Unlocking Hidden Features Of An Unusual Camera

A red and blue Lytro camera with a serial port soldered onto one

Back in 2012, technology websites were abuzz with news of the Lytro: a camera that was going to revolutionize photography thanks to its innovative light field technology. An array of microlenses in front of the sensor let it capture a 3D image of a scene from one point, allowing the user to extract depth information and to change the focus of an image even after capturing it.

The technology turned out to be a commercial failure however, and the company faded into obscurity. Lytro cameras can now be had for as little as $20 on the second-hand market, as [ea] found out when he started to investigate light field photography. They still work just as well as they ever did, but since the accompanying PC software is now definitely starting to show its age, [ea] decided to reverse-engineer the camera’s firmware so he could write his own application.

[ea] started by examining the camera’s hardware. The main CPU turned out to be a MIPS processor similar to those used in various cheap camera gadgets, next to what looked like an unpopulated socket for a serial port and a set of JTAG test points. The serial port was sending out a bootup sequence and a command prompt, but didn’t seem to respond to any inputs.

A Lytro camera with a connector soldered on topDigging deeper, [ea] began to disassemble the camera’s firmware. He managed to find a list of commands like “take photo”, “delete”, “reboot” and so on which neatly mapped to known camera functions, as well as a few undocumented ones. The command interpreter also seemed to check for a certain input string, generated by passing the camera’s serial number together with the word “please” through an SHA-1 hash function – this turned out to be the keyword to unlock the serial interface.

Now able to send commands directly to the camera’s CPU, [ea] wrote a Python library and a set of tools to operate the camera remotely, and enabled several new features. The Lytro can now function as a webcam, for instance, or be operated remotely with full control over its zoom and focus mechanisms. All those functions can be accessed through the built-in WiFi interface, so there’s no need to solder wires to the CPU’s serial port.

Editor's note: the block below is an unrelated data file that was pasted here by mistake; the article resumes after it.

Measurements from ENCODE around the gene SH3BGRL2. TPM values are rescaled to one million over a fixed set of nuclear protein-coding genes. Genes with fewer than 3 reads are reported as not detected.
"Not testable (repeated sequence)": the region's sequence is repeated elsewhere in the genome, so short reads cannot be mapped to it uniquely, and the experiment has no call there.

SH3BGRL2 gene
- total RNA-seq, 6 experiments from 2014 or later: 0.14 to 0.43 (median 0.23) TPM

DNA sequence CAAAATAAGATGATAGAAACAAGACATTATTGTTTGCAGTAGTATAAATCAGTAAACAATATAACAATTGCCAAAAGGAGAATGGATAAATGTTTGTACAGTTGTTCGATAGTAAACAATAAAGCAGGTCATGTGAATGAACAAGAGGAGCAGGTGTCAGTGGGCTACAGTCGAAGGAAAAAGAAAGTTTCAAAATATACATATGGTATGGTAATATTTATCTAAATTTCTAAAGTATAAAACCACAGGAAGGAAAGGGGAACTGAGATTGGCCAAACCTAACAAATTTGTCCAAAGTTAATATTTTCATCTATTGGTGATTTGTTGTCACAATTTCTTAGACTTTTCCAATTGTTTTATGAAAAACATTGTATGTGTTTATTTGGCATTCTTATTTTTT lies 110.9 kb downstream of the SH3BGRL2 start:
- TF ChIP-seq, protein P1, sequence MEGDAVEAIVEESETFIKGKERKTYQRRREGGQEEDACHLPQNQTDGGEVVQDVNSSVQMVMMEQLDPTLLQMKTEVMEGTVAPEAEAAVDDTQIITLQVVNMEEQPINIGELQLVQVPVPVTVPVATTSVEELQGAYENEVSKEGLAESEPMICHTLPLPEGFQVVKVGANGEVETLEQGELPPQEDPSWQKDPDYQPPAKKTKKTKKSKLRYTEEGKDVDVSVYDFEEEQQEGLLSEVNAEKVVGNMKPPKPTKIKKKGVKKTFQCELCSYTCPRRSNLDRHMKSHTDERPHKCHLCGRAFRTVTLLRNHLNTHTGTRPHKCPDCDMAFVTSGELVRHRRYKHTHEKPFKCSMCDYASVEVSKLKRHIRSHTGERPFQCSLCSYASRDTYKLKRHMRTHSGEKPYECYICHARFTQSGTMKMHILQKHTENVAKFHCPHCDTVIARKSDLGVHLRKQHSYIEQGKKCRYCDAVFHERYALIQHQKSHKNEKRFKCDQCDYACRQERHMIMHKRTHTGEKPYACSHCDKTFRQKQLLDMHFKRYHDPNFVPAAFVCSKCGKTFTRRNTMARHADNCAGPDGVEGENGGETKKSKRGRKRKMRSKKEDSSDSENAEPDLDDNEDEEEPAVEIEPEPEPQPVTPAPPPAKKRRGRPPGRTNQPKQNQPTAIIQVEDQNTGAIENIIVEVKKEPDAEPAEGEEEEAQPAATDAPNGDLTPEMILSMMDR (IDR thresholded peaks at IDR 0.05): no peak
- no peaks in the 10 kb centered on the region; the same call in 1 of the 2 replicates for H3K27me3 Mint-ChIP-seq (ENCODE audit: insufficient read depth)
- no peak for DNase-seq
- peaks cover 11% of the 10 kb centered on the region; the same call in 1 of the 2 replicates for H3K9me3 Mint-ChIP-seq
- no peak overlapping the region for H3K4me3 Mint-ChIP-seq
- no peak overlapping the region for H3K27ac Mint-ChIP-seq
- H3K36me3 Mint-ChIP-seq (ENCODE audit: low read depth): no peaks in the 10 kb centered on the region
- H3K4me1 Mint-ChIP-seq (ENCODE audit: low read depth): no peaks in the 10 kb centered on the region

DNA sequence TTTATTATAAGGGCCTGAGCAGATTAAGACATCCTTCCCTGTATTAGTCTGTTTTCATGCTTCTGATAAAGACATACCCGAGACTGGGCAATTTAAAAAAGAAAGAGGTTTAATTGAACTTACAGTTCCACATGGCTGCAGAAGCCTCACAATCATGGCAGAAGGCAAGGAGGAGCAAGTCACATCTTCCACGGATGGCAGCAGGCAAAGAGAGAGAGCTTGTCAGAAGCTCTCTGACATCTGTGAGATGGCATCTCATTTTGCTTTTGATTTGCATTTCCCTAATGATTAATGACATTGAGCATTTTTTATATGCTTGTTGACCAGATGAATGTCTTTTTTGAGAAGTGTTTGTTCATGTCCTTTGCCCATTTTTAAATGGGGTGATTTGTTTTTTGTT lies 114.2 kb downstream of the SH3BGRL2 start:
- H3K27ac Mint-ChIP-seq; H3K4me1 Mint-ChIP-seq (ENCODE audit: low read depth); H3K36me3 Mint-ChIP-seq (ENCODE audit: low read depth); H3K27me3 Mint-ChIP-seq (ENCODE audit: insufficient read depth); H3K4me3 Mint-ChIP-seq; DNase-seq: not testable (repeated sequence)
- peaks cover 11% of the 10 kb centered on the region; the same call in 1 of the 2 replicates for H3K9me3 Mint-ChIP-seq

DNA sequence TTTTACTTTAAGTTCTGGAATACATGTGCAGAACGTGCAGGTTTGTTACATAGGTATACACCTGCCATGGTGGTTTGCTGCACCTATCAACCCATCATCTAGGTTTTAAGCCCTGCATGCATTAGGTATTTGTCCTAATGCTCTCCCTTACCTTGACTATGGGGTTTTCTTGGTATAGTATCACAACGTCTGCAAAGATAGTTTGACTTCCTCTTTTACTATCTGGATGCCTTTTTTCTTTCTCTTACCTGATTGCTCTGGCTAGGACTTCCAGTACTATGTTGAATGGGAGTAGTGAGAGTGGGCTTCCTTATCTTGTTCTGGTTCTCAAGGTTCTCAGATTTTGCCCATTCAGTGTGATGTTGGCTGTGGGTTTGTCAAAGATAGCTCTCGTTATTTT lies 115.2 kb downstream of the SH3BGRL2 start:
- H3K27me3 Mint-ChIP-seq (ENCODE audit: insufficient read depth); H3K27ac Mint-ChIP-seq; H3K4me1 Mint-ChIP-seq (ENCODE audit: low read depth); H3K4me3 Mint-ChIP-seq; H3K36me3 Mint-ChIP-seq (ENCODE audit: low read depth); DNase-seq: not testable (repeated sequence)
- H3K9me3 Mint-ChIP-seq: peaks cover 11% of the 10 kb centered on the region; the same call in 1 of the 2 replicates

With the low-level functions now out in the open, we’re curious to see what hidden potential there still is in Lytro’s technology. Perhaps these cameras can be repurposed to make more advanced 3D capture systems, similar to research Google presented in 2018. If you need a primer on light field technology, check out Alex Hornstein’s presentation from the 2018 Supercon.

62 thoughts on “Unlocking Hidden Features Of An Unusual Camera

          1. The original ones are sometimes available for cheap because they won’t charge, and the owner doesn’t know that there’s a sequence of buttons you have to hold to instruct the camera to try and charge its battery if it is empty. I didn’t see an illum for cheap though.

      1. @Ostracus says: “Still cheaper than a raytrix.”

        Raytrix came after Lytro: On March 27, 2018, Lytro announced that it was shutting down operations. In November, 2018, the original Lytro website lytro.com was redirecting to Raytrix, a German manufacturer of scientific light field cameras.[1]

        Raytrix is a highly refined professional 3D-capable light-field camera.[2] So yeah, understandably lots more fun means lots more money.

        1. https://en.wikipedia.org/wiki/Lytro#History

        2. https://raytrix.de/

          1. sorry, its far too early to reply….at this hour, report loos like reply…Apologies. (Need more coffee!)

            What I wanted to say was this isn’t always true, so if you know whatthe price should be and know you should be able to afford it, get the quote, but yeah, more often than not, what you say is true.

            My biggest counterexample is Fry Steel. They may have put prices up on their website now, but only a limited set ofwhat they offer! They sell raw metal stock, and for about the best prices around. An order from there for maraging 300 steel was $400. The same order from onlinemetals was $1200! Even with a 20% “pro” discount, Fry Steel blows them out of the water. For anything abnormal though, like Maraging 300, you’re going to have to call for a quote :-/ Drives me nuts, but sometimes, just sometimes, its worth calling for the quote :)

      1. Was wondering where the $20 ones went to…

        I was super-obsessed with these when they came out but didn’t have any money since I was in college. Might have to keep an eye out for when/if the price drops again.